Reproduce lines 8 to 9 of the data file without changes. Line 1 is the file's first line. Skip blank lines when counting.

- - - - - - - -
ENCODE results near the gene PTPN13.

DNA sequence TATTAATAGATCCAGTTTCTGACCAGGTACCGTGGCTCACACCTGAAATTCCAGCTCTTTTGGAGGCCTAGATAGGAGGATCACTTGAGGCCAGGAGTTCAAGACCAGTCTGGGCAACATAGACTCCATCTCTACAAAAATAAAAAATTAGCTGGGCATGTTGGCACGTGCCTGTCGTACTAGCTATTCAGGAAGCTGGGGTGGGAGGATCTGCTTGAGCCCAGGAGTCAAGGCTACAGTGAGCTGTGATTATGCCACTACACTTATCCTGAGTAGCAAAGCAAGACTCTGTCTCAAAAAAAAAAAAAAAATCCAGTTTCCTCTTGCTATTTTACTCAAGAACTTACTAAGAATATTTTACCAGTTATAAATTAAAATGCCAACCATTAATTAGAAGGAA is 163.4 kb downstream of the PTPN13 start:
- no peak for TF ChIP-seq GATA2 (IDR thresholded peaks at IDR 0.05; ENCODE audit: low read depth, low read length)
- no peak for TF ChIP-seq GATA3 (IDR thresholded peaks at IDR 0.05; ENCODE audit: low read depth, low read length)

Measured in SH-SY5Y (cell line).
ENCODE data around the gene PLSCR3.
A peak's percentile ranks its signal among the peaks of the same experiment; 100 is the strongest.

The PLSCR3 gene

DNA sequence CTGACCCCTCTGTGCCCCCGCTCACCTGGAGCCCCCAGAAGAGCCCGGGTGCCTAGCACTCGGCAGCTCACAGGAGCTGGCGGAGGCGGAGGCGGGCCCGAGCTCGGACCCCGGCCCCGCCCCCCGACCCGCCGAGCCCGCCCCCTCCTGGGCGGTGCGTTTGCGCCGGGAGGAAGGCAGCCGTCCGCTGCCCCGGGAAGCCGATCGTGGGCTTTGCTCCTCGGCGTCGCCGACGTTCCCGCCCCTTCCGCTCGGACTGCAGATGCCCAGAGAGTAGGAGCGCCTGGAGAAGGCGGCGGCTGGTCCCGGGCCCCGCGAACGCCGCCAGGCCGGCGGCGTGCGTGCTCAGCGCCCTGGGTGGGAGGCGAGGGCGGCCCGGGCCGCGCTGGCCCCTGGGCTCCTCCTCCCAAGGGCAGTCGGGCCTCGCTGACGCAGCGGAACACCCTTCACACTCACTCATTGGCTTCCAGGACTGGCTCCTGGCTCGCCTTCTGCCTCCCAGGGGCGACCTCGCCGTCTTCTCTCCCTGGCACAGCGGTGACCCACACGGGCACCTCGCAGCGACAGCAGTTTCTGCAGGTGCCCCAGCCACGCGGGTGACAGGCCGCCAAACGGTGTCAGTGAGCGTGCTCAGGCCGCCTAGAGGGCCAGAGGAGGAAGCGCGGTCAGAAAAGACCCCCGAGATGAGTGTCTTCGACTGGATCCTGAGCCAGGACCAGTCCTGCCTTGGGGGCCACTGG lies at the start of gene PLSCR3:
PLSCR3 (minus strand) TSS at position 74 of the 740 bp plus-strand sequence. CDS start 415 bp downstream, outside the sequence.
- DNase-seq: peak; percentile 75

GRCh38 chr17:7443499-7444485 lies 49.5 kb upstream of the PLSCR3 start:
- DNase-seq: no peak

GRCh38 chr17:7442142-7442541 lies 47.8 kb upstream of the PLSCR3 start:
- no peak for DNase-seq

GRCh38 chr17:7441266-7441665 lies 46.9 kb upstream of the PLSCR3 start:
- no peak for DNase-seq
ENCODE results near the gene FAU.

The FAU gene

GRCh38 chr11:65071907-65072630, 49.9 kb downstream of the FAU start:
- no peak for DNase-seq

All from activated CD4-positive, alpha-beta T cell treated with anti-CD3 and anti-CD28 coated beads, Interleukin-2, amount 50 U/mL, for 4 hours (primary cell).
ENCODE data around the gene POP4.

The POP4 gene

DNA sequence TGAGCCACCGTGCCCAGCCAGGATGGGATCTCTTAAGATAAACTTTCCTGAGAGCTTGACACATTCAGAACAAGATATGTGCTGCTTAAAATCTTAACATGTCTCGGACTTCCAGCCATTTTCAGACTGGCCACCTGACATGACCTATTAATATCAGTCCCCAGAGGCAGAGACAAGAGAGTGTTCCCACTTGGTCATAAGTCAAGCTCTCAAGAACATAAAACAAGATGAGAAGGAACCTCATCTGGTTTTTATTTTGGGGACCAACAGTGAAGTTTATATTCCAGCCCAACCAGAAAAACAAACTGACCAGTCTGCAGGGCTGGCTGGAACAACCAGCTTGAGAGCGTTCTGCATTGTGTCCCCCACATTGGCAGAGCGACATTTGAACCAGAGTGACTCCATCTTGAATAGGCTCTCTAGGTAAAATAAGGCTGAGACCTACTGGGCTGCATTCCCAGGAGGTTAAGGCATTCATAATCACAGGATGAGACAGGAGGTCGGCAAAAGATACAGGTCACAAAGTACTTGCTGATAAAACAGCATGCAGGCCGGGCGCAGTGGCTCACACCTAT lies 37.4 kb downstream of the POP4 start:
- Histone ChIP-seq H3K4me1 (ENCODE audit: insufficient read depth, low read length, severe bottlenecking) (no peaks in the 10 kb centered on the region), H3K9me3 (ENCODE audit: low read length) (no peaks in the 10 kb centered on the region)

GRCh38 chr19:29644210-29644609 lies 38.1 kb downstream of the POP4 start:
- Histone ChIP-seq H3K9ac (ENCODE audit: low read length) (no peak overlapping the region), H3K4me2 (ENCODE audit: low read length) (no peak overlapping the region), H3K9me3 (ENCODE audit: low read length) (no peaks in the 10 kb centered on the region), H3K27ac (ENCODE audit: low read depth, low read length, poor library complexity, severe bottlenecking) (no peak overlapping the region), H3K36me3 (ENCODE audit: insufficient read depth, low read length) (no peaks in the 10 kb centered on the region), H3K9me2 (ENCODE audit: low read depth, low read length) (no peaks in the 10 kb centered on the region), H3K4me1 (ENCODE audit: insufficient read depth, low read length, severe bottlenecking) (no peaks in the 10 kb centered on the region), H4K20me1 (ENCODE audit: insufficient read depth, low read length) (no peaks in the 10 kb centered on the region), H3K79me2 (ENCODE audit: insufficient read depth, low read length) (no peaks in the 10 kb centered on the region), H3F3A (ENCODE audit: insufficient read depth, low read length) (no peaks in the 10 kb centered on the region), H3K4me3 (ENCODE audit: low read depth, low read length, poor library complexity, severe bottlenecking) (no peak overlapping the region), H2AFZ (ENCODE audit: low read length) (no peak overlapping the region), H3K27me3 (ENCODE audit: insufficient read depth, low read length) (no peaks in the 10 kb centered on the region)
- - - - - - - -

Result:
The PLSCR3 gene

DNA sequence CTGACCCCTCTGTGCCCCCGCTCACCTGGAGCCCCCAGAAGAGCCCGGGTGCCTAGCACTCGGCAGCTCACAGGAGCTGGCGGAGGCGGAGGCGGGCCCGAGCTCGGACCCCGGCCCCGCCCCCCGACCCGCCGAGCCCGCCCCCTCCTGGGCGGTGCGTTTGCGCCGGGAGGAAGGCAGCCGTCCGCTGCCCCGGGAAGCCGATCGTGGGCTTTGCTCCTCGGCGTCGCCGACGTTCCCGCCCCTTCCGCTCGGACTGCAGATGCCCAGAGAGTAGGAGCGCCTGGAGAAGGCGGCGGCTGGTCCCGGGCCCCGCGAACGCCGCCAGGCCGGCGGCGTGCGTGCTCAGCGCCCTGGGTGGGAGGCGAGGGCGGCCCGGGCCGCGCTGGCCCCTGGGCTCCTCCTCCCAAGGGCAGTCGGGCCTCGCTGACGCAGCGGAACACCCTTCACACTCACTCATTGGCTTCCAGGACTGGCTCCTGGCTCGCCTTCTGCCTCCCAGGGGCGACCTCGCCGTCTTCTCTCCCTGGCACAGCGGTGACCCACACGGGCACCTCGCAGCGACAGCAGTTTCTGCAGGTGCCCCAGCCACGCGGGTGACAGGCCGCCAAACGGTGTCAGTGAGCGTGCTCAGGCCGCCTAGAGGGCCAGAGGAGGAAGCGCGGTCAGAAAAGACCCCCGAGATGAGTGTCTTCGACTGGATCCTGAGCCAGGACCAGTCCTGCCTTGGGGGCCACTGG lies at the start of gene PLSCR3: